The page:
6m 51s
    25. Filling type with a color adjustment
      3m 24s
    26. Using one adjustment to modify another
      3m 21s
    27. Breathing color into the title
      3m 38s
    28. The Hue/Saturation humanoid
      3m 44s
  6. 1h 48m
    1. Parametric operations
      1m 23s
    2. The power of blend modes
      6m 16s
    3. Changing the Opacity value
      5m 46s
    4. Opacity vs. Fill Opacity
      4m 37s
    5. Meet the blend modes
      6m 4s
    6. Blend mode shortcuts
      7m 8s
    7. Darken, Multiply, and the Burn modes
      6m 33s
    8. Tempering a Burn effect with Fill
      4m 43s
    9. Saving a blended state
      4m 18s
    10. Lighten, Screen, and the Dodge modes
      8m 22s
    11. Linear Burn = Add minus white
      5m 31s
    12. Overlay and the contrast modes
      6m 52s
    13. Fill Opacity takes priority
      6m 19s
    14. Difference and exclusion
      5m 21s
    15. Using difference for golden highlights
      4m 2s
    16. The composite (HSL) modes
      6m 8s
    17. The brush-only modes: Behind and Clear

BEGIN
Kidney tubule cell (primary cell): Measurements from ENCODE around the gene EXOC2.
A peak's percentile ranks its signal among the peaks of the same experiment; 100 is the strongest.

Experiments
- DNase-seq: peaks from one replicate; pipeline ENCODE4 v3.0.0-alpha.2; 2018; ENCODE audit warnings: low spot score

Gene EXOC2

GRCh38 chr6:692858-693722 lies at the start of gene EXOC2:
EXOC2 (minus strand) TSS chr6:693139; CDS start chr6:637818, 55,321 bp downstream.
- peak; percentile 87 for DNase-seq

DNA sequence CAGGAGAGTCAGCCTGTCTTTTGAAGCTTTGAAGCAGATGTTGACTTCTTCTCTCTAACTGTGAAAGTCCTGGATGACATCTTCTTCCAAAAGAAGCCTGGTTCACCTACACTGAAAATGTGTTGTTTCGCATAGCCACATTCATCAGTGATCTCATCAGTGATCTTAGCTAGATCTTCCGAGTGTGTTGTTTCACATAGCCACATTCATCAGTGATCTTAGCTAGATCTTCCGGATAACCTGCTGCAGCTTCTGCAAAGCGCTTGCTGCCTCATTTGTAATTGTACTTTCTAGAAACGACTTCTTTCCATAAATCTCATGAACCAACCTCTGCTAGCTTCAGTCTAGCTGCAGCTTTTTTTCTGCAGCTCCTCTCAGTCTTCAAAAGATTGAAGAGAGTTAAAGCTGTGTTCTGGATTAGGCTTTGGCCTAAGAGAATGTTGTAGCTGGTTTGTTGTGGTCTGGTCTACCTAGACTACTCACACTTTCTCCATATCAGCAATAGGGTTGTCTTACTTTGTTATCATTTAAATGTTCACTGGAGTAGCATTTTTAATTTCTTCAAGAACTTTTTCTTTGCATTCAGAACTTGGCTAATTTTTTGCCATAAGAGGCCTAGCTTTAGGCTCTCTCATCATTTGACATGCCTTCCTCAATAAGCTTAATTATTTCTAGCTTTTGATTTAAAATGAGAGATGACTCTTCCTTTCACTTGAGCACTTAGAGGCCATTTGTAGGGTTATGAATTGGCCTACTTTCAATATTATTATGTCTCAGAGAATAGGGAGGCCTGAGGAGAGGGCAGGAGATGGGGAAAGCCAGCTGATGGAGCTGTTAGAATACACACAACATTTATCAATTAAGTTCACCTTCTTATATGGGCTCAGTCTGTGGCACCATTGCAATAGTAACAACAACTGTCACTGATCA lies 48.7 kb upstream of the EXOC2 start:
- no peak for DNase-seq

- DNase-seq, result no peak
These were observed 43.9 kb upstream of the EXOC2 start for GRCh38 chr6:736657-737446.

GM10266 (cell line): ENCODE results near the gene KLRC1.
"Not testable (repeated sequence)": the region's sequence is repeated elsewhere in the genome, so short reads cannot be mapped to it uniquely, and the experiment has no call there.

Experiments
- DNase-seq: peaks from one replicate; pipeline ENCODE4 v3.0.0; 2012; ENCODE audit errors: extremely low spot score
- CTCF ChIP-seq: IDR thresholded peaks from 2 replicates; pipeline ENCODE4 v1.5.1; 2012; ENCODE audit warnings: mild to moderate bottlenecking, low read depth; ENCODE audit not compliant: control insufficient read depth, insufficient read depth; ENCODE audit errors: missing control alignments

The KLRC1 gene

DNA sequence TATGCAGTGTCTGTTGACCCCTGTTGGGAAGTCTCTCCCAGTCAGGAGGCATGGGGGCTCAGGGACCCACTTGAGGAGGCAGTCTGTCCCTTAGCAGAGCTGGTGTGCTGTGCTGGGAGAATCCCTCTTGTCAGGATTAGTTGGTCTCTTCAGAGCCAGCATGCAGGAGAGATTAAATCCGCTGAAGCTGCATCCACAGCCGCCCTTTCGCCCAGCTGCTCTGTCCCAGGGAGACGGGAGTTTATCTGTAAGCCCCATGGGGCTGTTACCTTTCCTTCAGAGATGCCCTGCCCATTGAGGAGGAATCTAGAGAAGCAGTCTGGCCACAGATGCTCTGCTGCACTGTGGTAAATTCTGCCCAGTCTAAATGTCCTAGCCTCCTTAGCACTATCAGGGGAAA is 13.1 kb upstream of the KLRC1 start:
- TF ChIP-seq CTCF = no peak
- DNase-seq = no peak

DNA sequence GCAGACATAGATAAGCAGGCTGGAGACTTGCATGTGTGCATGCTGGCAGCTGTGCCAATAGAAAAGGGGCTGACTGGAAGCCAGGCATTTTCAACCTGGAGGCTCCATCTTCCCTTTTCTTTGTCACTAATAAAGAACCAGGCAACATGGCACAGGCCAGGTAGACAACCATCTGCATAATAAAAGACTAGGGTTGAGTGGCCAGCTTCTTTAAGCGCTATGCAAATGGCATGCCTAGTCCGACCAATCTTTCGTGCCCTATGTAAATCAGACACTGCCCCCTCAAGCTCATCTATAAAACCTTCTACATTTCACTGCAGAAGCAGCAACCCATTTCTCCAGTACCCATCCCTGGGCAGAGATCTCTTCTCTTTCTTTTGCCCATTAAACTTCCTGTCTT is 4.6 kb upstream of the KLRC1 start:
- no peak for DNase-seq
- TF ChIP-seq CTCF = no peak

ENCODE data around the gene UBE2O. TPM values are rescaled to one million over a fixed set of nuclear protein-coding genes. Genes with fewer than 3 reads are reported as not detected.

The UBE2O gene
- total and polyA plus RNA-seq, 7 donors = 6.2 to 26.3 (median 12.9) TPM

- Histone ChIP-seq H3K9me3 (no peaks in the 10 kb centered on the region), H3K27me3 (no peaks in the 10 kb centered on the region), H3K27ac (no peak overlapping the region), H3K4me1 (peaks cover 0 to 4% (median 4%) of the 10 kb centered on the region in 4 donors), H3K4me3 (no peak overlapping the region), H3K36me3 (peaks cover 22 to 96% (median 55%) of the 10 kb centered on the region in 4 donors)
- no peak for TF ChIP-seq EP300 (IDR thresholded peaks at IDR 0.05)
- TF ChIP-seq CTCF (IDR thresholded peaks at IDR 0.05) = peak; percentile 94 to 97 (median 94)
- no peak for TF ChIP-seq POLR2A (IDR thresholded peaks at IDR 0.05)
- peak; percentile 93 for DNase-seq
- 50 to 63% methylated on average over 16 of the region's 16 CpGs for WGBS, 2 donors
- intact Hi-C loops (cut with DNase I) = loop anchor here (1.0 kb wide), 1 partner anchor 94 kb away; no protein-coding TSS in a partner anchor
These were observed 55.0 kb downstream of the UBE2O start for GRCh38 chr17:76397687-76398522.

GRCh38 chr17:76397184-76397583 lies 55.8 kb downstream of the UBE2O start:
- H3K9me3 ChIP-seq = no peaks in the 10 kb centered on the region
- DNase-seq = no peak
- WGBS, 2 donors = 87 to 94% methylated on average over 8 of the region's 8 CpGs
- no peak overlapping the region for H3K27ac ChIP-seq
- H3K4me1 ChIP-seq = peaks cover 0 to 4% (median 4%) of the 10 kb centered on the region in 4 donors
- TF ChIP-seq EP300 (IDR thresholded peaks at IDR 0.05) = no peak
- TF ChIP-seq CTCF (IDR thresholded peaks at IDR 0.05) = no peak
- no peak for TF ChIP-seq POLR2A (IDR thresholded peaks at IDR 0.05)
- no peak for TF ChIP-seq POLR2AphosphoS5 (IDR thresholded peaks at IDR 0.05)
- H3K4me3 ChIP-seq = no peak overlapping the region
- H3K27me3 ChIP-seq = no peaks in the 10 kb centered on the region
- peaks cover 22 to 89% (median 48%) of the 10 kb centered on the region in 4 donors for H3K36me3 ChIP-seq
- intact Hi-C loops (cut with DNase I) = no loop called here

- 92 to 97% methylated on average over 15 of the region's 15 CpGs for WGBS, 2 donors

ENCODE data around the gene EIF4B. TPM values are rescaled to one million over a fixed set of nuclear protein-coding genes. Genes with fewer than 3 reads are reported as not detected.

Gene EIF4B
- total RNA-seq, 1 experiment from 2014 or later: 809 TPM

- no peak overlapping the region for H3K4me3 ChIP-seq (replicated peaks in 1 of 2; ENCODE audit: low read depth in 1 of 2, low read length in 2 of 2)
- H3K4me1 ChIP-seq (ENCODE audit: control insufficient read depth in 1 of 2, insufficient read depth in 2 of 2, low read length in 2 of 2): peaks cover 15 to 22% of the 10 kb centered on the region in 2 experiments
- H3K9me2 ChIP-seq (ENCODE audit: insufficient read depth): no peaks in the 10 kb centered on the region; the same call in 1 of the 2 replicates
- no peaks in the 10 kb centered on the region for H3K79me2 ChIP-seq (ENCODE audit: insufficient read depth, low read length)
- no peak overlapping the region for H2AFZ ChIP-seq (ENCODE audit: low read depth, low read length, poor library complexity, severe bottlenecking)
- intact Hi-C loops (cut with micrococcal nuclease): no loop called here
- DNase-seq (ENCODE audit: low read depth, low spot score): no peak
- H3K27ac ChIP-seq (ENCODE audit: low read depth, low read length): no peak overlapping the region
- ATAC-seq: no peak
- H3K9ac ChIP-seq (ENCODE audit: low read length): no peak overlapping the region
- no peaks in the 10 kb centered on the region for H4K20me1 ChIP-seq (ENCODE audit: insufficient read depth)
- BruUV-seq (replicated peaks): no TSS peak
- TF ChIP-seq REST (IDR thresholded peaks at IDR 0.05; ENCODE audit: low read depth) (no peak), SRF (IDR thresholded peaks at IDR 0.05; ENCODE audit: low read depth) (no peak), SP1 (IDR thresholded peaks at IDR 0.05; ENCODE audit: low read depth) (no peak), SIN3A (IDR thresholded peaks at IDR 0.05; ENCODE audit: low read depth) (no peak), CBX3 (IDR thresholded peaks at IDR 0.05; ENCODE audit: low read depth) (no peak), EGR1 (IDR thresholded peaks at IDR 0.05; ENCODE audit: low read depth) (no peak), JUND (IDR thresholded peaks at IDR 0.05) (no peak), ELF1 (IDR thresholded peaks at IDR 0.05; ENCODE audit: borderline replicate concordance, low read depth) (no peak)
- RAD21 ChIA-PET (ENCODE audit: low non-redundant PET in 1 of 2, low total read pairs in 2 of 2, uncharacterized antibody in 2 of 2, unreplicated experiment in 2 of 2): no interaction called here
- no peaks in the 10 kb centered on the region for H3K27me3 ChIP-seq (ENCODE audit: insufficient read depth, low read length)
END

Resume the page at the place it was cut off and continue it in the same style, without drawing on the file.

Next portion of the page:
10m 31s
    18. Layer groups and the Pass Through mode
      8m 54s
  7. 1h 53m
    1. It's all about the presentation
      58s
    2. Moving a layer a specific number of pixels
      6m 59s
    3. Adding a pixel mask to a layer
      5m 48s
    4. Editing a layer mask
      7m 19s
    5. Combining layers into a clipping mask
      6m 19s
    6. Introducing the Advanced Blending options
      4m 45s
    7. Using the luminance blending sliders
      7m 26s
    8. Forcing through underlying luminance
      4m 32s
    9. Masking with a path outline
      5m 45s
    10. Refining a mask from the Masks palette
      7m 18s
    11. Creating and modifying a layer group
      3m 29s
    12. Establishing a knockout group
      5m 29s
    13. Fixing last-minute problems
      6m 23s
    14. Introducing layer comps
      6m 40s
    15. Exploring layered states
      6m 43s
    16. Deleting layers and updating comps
      6m 18s
    17. Saving a basic composition
      6m 21s
    18. Assigning and saving appearance attributes
      7m 15s
    19. Layer comps dos and don'ts
      7m 27s
  8. 1h 56m
    1. Type: The great imaging exception
      56s
    2. Establishing default formatting attributes
      4m 5s
    3. Saving formatting attributes as a preset
      8m 5s
    4. Making a point text layer
      6m 18s
    5. Editing size and leading
      6m 44s
    6. Working with vector-based text
      6m 12s
    7. Formatting area text
      4m 16s
    8. Creating a layer of area text
      3m 20s
    9. Resizing the text frame
      4m 34s
    10. Changing the anti-aliasing setting
      3m 58s
    11. Obscure but important formatting options
      6m 31s
    12. Text editing tricks and shortcuts
      8m 44s
    13. Creating a cast shadow
      6m 1s
    14. Blurred shadows and beveled text